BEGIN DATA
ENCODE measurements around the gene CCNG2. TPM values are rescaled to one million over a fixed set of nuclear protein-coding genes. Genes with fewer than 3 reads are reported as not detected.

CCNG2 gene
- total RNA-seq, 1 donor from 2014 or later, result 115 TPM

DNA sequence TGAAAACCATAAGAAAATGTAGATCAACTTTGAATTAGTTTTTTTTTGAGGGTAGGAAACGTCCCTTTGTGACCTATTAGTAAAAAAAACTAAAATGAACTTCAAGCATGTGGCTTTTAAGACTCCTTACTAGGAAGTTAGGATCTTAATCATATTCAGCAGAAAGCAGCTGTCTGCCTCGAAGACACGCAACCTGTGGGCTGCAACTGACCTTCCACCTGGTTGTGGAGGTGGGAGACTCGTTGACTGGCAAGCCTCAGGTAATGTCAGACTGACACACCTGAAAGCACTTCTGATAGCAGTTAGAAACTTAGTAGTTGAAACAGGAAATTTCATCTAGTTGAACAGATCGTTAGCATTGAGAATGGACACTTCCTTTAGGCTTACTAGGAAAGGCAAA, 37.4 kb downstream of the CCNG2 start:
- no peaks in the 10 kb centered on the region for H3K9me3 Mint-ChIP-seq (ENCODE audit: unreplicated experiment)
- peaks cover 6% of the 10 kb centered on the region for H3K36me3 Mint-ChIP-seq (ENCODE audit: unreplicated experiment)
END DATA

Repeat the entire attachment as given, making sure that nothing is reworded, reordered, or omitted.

ENCODE measurements around the gene CCNG2. TPM values are rescaled to one million over a fixed set of nuclear protein-coding genes. Genes with fewer than 3 reads are reported as not detected.

CCNG2 gene
- total RNA-seq, 1 donor from 2014 or later, result 115 TPM

DNA sequence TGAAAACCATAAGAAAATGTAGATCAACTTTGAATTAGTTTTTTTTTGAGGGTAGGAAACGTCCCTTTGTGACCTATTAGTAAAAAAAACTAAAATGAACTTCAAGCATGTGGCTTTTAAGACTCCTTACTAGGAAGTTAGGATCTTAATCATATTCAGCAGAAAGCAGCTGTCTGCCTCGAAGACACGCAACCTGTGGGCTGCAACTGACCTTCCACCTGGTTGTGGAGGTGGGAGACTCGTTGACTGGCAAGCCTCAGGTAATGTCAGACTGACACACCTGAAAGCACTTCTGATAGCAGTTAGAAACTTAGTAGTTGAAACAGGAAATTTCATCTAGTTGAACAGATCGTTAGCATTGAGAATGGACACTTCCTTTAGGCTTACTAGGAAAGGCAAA, 37.4 kb downstream of the CCNG2 start:
- no peaks in the 10 kb centered on the region for H3K9me3 Mint-ChIP-seq (ENCODE audit: unreplicated experiment)
- peaks cover 6% of the 10 kb centered on the region for H3K36me3 Mint-ChIP-seq (ENCODE audit: unreplicated experiment)